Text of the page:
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Police: Letters link man who killed himself to murder of federal judge's family
CHICAGO -- A man who filed bizarre, rambling lawsuits over his cancer treatment shot himself to death during a traffic stop outside Milwaukee and left a suicide note claiming he killed the husband and mother of a federal judge who ruled against him, police said Thursday.
Bart Ross, a 57-year-old electrician from Chicago, committed suicide Wednesday in West Allis, Wis., after a police officer pulled him over because of a broken taillight on his van.
Chicago police superintendent Phil Cline said, "We're satisfied that there's information in the letter that would point us to Ross being in Lefkow's house."
A source close to the investigation said on condition of anonymity that the suicide note, found in Ross' van, contained the names of judges.
Cline also said authorities believe Ross is the same person seen by a witness near the U.S. District Judge Joan Lefkow home on Feb. 28, the day Lefkow came home to find her 64-year-old husband and 89-year-old mother shot to death in the basement.
Last fall, the judge had dismissed a lawsuit in which Ross accused doctors of disfiguring him when they treated him for cancer in the early 1990s. .
The police superintendent would not speculate on what Ross was doing in the Milwaukee area. But at least one other judge who ruled against him lived there.
Cline said that after Ross killed himself, police and federal agents found a note in which he implicated himself in the murders of Michael Lefkow and Donna Humphrey and recounted the details.
WMAQ-TV in Chicago said it also received a hand-written letter signed by a Bart Ross on Thursday in which the writer describes breaking into the Lefkow house around dawn. The writer said he planned to wait in the basement all day for the judge, and kill her.
But he said the judge's husband discovered him around 9 a.m., so he shot him, then killed Lefkow's mother after she heard the gun and called out to her son-in-law, the TV station reported.
"After I shot husband and mother of Judge Lefkow, I had a lot of time to think about life and death. Killing is no fun, even though I knew I was already dead. I gave up further killings on about 1:15 p.m. on Feb. 28, 2005, and left Judge Lefkow's house," the station quoted the letter as saying.
Ross emigrated from Poland in 1982 as Bartlomiej Ciszewski, changed his name and became a U.S. citizen in 1988, according to the government.
Ross had waged a decade-long legal fight over his cancer treatment, which left his face disfigured. He battled with doctors, lawyers and judges, likening his treatment to the ghastly medical experiments done by the Nazis.
In a lawsuit dismissed by Lefkow last September, Ross claimed doctors at the University of Illinois-Chicago Hospital and its clinic had damaged his mouth and caused him to lose his teeth when they treated him for cancer from 1992 into 1995. He also blamed the justice system for his problems and demanded Congress impeach four judges.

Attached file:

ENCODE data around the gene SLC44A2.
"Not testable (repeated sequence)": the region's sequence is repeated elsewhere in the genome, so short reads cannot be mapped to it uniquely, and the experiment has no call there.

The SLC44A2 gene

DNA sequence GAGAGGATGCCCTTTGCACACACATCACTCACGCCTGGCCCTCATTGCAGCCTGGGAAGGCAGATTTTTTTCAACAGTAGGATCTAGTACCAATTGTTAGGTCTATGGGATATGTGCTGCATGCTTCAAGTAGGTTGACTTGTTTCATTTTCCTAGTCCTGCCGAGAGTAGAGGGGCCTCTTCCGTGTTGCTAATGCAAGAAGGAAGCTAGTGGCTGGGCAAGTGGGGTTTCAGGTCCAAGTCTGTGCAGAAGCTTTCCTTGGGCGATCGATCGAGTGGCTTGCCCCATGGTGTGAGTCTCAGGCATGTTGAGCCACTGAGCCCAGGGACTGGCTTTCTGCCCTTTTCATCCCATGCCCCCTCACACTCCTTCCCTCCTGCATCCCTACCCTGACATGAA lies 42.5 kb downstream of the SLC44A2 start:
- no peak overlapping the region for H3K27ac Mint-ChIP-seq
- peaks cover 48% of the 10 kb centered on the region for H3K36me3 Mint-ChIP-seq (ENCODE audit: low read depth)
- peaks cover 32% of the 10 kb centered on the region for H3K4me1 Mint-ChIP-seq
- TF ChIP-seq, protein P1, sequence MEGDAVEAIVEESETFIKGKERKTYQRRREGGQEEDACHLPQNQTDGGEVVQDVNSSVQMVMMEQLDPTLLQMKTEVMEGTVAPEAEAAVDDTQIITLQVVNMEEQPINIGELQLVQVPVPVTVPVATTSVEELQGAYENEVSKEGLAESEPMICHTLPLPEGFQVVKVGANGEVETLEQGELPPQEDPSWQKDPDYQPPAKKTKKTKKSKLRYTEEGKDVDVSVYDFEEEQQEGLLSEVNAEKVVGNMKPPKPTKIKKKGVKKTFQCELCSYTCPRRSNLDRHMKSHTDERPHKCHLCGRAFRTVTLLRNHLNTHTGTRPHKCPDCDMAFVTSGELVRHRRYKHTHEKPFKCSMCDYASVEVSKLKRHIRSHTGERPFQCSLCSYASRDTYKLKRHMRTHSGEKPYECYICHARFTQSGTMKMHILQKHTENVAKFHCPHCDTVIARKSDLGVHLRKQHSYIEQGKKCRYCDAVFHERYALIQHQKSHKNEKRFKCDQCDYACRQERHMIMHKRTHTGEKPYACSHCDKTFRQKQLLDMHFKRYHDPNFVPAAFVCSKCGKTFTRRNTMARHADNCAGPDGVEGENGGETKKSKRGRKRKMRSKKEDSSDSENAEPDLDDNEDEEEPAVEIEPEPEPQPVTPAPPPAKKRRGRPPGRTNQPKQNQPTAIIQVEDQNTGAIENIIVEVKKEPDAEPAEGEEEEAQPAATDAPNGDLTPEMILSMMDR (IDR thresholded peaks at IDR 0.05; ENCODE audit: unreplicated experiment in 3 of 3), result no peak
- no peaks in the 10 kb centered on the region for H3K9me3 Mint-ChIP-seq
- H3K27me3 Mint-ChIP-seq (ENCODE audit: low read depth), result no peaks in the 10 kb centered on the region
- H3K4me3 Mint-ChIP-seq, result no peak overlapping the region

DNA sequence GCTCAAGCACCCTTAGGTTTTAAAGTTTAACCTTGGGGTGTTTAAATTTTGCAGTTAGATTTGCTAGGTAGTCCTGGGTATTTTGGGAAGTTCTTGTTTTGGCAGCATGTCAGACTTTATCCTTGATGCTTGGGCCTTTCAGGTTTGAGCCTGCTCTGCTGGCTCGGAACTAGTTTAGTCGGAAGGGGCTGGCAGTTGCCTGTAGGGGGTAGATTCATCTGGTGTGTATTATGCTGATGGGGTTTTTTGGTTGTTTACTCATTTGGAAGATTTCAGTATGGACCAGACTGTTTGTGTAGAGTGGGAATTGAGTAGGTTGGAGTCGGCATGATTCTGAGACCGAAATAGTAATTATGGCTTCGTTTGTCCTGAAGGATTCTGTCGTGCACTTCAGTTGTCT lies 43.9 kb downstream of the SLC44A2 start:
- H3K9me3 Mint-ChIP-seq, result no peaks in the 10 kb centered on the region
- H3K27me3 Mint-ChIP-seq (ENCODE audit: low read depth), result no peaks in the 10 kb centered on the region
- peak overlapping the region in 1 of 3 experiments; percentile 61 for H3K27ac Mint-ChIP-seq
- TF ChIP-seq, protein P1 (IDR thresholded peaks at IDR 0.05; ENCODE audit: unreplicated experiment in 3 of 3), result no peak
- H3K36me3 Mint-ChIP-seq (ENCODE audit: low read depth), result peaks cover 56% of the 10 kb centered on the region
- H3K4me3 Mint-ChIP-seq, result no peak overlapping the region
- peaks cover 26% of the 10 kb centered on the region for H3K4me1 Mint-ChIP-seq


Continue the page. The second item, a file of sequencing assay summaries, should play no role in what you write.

Court records show Ross was also being evicted from his North Side home and was due Thursday in housing court.
The police superintendent cautioned that authorities were still analyzing evidence from the crime and searching his home. "We are not prepared at this time to definitely say that any one person in responsible for these homicides," Cline said.
After the slayings, suspicion immediately turned to white supremacist Matthew Hale, who was in prison for trying to have Lefkow killed for ruling against him in a trademark dispute. Hale denied having anything to do with the killings.
Investigators were also going through Lefkow's other cases for clues. Cline said Ross' name had been on the list, but the task force had not yet interviewed him because of the sheer volume -- more than 600 leads and hundreds of names.
A police officer in West Allis pulled Ross over after noticing his van parked in front of a school. Police said Ross fired the deadly shot before the officer reached the driver's window.
Terence Evans, who lives in the Milwaukee area and was on a federal appeals court that ruled against Ross in January, said U.S. marshals called him before dawn Thursday to alert him about the suicide note.
In Chicago, officers cordoned off the street outside Ross' last known address, a two-story home across from a high school on a tree-lined street.
Jinky Jackson, 34, a neighbor, said Ross was wearing a neck brace a month ago. She said she would greet Ross when she saw him, but he would not say hello back to her.
"He doesn't mingle with other neighbors," Jackson said. "He'd come home late and stay inside."
Associated Press writers Nicole Ziegler Dizon and Juliet Williams in West Allis, Wis., and Mike Robinson in Chicago contributed to this report.